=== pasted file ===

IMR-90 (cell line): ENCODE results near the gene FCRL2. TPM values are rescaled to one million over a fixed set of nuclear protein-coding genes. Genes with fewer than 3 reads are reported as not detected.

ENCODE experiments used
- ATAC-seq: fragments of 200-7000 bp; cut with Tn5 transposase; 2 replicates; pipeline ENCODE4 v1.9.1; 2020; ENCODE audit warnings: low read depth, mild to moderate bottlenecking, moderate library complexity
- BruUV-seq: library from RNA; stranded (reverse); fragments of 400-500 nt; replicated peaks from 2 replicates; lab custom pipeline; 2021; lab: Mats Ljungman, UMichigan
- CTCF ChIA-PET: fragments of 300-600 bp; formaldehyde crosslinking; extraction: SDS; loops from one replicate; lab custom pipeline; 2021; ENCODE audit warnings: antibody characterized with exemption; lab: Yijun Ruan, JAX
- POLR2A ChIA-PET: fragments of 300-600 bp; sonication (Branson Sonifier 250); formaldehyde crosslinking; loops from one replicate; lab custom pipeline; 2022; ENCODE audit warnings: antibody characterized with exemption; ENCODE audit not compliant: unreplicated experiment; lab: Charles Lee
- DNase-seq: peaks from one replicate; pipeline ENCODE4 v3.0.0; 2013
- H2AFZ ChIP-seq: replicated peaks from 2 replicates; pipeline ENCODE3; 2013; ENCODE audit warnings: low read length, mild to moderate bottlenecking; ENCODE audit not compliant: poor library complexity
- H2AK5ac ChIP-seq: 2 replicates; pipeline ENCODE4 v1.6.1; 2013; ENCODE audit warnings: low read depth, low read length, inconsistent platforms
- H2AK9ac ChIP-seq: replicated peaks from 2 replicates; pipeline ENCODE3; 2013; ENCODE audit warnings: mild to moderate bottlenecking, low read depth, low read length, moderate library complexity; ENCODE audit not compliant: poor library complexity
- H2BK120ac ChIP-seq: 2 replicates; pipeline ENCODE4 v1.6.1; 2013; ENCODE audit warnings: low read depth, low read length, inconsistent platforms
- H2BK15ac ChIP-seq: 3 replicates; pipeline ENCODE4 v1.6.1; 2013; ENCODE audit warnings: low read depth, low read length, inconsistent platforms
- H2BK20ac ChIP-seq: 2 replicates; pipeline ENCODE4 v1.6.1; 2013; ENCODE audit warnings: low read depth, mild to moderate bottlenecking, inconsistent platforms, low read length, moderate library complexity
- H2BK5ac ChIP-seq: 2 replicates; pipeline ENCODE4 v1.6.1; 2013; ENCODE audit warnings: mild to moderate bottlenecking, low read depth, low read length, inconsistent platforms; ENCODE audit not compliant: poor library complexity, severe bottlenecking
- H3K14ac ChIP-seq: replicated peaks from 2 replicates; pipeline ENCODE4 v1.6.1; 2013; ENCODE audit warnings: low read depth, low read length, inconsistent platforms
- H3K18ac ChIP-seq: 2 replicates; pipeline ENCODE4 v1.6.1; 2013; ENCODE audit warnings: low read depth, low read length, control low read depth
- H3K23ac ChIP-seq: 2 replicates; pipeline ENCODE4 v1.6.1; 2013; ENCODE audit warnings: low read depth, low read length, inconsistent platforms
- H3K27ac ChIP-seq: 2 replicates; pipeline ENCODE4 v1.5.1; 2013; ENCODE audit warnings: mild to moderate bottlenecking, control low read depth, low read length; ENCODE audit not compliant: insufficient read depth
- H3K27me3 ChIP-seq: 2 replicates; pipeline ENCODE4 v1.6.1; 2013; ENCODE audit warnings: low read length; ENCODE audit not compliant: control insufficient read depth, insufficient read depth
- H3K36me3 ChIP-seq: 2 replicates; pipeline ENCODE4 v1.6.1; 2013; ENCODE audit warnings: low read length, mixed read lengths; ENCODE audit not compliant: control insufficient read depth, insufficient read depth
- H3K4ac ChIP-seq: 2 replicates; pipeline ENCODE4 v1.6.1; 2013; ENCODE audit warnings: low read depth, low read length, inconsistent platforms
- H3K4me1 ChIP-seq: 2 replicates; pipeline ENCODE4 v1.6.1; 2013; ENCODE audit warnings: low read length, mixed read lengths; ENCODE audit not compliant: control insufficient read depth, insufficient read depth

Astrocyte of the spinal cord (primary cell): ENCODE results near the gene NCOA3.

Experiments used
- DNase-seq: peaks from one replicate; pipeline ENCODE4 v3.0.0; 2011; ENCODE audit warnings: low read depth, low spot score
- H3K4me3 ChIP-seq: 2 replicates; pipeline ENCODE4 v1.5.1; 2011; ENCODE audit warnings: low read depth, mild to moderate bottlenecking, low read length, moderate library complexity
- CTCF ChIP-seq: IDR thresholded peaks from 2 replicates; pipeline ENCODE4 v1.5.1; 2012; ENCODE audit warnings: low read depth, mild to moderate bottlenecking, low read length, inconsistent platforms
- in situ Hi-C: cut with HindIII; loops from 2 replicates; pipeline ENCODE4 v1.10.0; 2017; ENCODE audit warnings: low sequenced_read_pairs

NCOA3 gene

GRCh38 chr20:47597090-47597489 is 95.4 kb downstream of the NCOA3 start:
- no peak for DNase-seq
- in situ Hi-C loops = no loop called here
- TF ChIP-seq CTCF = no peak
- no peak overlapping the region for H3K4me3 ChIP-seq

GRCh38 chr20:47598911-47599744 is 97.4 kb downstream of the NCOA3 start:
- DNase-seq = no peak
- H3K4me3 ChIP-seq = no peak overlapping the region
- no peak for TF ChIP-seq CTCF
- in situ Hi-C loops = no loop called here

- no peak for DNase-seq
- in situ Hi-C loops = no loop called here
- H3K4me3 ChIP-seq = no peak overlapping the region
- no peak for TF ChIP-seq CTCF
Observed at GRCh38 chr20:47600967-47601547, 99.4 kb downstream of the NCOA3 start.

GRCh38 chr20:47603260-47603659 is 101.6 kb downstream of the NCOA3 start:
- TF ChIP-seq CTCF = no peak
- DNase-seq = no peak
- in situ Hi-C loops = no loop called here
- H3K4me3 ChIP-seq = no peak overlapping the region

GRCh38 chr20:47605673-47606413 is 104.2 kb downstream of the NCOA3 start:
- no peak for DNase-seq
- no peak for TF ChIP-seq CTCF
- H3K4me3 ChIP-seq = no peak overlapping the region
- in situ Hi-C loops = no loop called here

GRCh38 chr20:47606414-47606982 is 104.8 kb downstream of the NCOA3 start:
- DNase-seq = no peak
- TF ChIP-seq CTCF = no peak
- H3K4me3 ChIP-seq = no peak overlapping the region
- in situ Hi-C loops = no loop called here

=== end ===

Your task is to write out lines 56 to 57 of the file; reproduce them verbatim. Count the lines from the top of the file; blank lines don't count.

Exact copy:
- DNase-seq = no peak
- TF ChIP-seq CTCF = no peak